|Version 10 (modified by rme, 5 years ago) (diff)|
Slime is an emacs mode for interacting with Common Lisp systems.
The SLIME developers recommend that users download the CVS version. It changes often and usually for the better. The emacs and lisp sides (the lisp side is known as Swank) need to be in kept in sync, since the protocol they utilize is volatile.
If you don't already have one, create a file called .emacs in your home directory. On Windows systems, it's not always clear what emacs thinks your home directory is. You can type C-x C-f and use "~/.emacs" as the file to find and you'll end up in the right place. (That works on Unix systems, too, of course.)
Add the following code fragments to your .emacs file to configure Slime to work with Clozure CL, using UTF-8 as the default encoding.
(set-language-environment "utf-8") (add-to-list 'load-path "~/src/slime/") ;or wherever you put it ;;; Note that if you save a heap image, the character ;;; encoding specified on the command line will be preserved, ;;; and you won't have to specify the -K utf-8 any more. (setq inferior-lisp-program "/usr/local/bin/ccl64 -K utf-8") (require 'slime) (setq slime-net-coding-system 'utf-8-unix) (slime-setup '(slime-fancy))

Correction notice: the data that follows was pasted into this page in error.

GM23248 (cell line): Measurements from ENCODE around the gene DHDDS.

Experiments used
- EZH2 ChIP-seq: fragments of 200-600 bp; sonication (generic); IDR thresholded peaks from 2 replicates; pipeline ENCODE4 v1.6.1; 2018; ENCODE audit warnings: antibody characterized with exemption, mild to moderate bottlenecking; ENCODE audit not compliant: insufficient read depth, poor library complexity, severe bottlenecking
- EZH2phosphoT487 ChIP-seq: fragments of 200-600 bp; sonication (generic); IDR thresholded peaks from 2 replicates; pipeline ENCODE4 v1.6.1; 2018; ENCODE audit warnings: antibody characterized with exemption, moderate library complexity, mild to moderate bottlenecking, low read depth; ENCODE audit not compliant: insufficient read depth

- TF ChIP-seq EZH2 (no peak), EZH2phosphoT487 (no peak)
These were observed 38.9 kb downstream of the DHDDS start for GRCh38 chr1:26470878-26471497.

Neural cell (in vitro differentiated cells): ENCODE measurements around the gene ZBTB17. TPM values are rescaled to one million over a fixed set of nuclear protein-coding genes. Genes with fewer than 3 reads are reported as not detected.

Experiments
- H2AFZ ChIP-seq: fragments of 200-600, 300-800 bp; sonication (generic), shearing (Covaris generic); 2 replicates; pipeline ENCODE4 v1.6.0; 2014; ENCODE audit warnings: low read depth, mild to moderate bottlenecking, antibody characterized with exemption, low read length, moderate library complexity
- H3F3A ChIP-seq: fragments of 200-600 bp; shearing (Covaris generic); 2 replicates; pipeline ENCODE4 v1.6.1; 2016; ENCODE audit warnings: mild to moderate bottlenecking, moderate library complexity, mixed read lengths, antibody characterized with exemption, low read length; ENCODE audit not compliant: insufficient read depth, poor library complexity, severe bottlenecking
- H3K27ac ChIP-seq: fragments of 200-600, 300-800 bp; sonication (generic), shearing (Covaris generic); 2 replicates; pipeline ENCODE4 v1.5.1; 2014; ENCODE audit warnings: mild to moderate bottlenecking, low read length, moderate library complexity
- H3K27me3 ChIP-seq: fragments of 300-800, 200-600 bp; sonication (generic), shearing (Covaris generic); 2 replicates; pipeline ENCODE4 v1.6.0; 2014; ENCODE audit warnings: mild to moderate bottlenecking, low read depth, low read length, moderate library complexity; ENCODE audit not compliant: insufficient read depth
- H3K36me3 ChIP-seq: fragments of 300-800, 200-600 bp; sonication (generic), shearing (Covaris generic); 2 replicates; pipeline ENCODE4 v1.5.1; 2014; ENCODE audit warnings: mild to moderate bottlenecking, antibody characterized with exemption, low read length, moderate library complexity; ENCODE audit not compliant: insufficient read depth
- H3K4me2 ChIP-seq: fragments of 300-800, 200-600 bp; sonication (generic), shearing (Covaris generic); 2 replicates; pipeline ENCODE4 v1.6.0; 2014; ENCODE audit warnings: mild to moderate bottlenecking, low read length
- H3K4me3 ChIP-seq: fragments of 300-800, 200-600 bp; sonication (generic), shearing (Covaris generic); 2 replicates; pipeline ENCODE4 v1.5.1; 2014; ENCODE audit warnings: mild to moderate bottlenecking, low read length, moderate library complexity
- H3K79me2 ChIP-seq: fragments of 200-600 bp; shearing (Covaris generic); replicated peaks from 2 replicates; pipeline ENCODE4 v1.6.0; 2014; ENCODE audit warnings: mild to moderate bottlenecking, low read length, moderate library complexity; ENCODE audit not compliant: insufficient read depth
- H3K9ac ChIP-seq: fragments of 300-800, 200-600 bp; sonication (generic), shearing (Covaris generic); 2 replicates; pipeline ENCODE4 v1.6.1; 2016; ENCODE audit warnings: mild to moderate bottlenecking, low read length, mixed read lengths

With this in place, you should be able to start up SLIME with M-x slime, and print and read Unicode characters:
CCL> (format t "~c" #\u+2021) ‡ NIL CCL> (format t "~c" #\skull_and_crossbones) ☠ NIL CCL> (defparameter language '日本語) LANGUAGE CCL> language 日本語
Other Slime Information
http://common-lisp.net/~trittweiler/talks/slime-talk-2008.pdf is a set of slides from a talk given by Tobias-Christian Rittweiler (who is a Slime contributor).